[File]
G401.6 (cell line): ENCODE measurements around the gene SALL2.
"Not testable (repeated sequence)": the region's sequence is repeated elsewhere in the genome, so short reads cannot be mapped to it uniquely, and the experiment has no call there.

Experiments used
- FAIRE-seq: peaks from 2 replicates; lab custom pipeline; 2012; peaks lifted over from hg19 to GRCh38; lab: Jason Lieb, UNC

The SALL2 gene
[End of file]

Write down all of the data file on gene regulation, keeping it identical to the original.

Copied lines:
G401.6 (cell line): ENCODE measurements around the gene SALL2.
"Not testable (repeated sequence)": the region's sequence is repeated elsewhere in the genome, so short reads cannot be mapped to it uniquely, and the experiment has no call there.

Experiments used
- FAIRE-seq: peaks from 2 replicates; lab custom pipeline; 2012; peaks lifted over from hg19 to GRCh38; lab: Jason Lieb, UNC

The SALL2 gene